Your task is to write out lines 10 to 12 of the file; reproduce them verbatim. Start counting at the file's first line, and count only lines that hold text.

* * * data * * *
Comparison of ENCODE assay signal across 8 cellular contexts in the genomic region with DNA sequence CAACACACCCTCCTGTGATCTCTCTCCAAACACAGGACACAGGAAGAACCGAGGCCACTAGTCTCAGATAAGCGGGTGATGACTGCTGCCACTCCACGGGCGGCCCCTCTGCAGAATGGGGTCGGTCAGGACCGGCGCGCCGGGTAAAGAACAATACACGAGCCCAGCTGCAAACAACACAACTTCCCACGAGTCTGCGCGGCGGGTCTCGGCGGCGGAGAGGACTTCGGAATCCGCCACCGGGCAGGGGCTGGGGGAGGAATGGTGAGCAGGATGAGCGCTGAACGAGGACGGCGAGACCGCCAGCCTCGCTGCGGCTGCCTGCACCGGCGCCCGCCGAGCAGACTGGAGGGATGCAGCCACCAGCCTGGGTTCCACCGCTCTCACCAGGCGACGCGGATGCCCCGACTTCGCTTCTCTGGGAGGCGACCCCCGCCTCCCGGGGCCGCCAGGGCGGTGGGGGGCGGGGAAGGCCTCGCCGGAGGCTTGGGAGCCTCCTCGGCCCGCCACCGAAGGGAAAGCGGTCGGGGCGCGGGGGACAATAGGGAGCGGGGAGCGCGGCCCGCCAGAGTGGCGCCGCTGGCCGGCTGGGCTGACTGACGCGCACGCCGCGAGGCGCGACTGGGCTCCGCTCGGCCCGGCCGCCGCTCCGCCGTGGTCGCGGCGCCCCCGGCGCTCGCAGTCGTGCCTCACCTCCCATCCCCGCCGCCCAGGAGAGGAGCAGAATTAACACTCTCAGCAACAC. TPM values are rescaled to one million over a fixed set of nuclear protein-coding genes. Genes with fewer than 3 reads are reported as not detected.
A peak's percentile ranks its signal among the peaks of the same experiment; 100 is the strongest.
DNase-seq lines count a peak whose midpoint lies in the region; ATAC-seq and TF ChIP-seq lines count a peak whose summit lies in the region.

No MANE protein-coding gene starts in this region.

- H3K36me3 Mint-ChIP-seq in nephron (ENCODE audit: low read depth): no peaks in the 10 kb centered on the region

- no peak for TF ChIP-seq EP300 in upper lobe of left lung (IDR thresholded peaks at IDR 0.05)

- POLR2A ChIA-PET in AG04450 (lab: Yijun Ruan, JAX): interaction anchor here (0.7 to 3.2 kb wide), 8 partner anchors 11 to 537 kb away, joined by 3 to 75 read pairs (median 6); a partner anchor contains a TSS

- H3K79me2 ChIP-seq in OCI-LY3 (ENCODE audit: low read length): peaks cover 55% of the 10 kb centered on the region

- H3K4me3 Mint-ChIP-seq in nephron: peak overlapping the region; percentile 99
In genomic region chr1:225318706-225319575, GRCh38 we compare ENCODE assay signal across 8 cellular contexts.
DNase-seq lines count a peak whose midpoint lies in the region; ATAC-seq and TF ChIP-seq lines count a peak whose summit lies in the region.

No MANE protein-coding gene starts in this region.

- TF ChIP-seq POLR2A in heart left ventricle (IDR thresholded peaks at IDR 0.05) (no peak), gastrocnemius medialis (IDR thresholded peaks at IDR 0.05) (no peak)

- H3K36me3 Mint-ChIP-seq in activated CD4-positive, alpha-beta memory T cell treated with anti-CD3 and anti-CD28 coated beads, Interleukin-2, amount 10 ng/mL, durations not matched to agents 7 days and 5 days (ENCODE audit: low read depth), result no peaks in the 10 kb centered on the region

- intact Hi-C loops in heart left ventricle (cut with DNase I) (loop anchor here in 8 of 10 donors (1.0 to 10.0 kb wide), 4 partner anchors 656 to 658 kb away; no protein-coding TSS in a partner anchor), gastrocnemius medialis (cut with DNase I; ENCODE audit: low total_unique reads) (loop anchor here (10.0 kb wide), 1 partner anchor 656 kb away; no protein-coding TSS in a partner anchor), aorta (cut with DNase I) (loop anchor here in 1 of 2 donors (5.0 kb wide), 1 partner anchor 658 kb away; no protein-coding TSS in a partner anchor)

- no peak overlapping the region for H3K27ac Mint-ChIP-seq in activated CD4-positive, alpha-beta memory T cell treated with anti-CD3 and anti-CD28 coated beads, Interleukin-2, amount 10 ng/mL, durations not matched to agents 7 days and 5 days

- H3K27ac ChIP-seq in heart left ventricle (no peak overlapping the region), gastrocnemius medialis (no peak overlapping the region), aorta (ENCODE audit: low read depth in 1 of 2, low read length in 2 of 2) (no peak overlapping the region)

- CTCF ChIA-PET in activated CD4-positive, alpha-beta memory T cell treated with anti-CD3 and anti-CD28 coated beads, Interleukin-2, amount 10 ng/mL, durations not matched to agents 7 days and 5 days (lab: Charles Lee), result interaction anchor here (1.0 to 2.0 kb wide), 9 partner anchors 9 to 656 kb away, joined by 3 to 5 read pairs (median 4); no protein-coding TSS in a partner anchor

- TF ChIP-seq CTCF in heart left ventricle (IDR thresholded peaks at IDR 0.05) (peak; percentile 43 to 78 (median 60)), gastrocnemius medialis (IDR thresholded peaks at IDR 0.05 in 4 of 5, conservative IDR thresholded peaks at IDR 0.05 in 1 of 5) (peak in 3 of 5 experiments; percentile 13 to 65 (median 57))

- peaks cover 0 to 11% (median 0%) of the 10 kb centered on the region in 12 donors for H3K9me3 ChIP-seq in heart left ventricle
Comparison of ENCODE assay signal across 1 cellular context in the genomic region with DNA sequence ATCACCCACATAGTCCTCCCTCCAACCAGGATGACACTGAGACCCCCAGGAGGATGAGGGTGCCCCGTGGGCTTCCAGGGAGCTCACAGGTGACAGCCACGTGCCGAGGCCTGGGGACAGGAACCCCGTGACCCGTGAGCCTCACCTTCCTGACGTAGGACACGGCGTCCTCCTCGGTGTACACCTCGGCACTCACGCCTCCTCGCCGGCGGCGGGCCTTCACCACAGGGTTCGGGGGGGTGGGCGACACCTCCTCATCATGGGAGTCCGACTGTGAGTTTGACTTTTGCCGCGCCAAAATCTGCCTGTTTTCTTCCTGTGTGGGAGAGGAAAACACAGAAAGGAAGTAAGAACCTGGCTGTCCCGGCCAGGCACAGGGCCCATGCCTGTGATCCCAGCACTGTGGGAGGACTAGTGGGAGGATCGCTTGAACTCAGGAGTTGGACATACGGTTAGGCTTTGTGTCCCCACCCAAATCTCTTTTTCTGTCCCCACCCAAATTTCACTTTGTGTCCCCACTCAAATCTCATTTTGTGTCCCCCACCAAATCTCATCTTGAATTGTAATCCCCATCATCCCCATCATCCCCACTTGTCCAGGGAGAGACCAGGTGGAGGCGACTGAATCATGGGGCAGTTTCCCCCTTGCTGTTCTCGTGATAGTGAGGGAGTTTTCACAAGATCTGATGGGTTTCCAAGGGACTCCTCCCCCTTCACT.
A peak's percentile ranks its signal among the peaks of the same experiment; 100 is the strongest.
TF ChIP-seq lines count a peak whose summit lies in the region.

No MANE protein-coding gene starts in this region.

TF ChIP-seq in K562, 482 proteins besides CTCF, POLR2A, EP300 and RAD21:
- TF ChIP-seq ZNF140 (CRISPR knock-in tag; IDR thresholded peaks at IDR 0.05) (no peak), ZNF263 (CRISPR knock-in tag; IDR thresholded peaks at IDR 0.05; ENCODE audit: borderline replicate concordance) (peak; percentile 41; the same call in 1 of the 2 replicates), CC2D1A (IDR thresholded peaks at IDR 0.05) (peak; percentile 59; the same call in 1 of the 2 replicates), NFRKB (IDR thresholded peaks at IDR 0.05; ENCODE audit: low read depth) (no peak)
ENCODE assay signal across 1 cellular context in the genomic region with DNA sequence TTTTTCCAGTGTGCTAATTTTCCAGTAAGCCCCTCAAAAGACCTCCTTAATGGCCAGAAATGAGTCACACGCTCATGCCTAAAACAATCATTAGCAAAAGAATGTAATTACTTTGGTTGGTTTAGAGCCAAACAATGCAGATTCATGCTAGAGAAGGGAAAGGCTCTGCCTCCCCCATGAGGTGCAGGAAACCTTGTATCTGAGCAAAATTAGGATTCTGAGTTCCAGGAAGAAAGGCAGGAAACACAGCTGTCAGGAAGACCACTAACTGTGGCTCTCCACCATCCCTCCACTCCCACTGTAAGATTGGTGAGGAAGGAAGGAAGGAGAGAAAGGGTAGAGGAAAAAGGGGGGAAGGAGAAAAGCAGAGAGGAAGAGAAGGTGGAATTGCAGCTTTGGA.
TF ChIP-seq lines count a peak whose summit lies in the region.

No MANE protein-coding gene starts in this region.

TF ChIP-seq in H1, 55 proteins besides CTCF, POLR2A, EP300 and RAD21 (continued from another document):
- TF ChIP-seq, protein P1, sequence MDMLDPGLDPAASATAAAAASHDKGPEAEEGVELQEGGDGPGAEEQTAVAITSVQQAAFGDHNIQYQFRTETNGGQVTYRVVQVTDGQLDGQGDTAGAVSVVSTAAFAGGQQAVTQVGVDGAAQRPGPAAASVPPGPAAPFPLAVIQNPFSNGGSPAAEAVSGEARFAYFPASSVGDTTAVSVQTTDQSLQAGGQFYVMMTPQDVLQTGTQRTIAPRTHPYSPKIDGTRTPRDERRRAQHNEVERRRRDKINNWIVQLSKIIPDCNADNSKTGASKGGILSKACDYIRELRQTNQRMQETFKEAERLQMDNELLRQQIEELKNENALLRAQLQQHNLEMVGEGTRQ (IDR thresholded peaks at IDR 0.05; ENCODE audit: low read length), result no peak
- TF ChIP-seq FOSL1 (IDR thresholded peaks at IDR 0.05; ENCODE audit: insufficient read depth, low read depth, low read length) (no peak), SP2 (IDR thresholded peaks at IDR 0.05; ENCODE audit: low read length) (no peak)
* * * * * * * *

In genomic region chr1:225318706-225319575, GRCh38 we compare ENCODE assay signal across 8 cellular contexts.
DNase-seq lines count a peak whose midpoint lies in the region; ATAC-seq and TF ChIP-seq lines count a peak whose summit lies in the region.

No MANE protein-coding gene starts in this region.